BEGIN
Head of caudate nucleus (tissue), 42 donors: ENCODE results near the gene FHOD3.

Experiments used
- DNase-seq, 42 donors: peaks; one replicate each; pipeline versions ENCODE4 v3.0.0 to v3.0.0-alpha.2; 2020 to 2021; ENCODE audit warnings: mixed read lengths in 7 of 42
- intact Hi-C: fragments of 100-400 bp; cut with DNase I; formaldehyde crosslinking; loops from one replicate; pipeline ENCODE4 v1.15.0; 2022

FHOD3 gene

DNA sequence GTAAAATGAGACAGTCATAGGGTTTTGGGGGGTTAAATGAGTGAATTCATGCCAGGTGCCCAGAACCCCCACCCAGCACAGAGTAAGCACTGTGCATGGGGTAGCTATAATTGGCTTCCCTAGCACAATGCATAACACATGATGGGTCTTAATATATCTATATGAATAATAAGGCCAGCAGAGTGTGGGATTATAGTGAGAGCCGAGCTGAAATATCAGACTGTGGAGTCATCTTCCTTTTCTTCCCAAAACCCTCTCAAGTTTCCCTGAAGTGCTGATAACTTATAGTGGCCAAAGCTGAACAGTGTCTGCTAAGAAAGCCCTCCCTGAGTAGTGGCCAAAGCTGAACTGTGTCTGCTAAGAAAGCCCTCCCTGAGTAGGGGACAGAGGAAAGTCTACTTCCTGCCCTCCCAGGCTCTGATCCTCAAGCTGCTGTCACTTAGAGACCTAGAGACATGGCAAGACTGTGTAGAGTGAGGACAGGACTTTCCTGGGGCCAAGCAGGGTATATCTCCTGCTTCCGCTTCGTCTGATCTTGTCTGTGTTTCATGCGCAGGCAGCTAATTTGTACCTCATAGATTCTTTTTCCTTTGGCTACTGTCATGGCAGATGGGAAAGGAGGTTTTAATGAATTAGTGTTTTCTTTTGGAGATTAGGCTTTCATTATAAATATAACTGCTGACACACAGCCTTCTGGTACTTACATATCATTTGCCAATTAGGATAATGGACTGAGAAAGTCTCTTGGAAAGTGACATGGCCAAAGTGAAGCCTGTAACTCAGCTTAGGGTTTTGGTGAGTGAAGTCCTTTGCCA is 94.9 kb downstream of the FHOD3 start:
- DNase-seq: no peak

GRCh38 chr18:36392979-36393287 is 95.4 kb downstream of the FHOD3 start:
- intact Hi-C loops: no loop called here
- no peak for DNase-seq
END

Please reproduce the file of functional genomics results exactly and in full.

Head of caudate nucleus (tissue), 42 donors: ENCODE results near the gene FHOD3.

Experiments used
- DNase-seq, 42 donors: peaks; one replicate each; pipeline versions ENCODE4 v3.0.0 to v3.0.0-alpha.2; 2020 to 2021; ENCODE audit warnings: mixed read lengths in 7 of 42
- intact Hi-C: fragments of 100-400 bp; cut with DNase I; formaldehyde crosslinking; loops from one replicate; pipeline ENCODE4 v1.15.0; 2022

FHOD3 gene

DNA sequence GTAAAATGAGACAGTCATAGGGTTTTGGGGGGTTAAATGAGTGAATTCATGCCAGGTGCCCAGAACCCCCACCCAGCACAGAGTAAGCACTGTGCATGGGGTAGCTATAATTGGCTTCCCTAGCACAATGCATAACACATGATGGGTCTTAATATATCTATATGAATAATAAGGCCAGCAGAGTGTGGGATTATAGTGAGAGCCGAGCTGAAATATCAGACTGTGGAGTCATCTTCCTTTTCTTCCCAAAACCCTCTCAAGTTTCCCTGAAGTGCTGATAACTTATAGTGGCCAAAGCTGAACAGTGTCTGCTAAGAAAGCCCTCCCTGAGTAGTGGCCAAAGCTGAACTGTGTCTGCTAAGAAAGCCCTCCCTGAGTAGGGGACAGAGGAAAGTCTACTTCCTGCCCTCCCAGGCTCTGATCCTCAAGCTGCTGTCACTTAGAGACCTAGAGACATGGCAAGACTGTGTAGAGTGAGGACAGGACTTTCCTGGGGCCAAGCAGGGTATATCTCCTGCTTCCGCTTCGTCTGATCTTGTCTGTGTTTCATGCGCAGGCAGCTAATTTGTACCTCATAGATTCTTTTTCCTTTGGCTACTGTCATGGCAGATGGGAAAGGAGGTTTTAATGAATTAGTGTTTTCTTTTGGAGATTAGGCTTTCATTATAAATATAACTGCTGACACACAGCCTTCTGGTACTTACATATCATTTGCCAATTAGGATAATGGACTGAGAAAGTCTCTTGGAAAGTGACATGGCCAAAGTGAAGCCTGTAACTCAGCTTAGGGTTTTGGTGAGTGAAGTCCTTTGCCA is 94.9 kb downstream of the FHOD3 start:
- DNase-seq: no peak

GRCh38 chr18:36392979-36393287 is 95.4 kb downstream of the FHOD3 start:
- intact Hi-C loops: no loop called here
- no peak for DNase-seq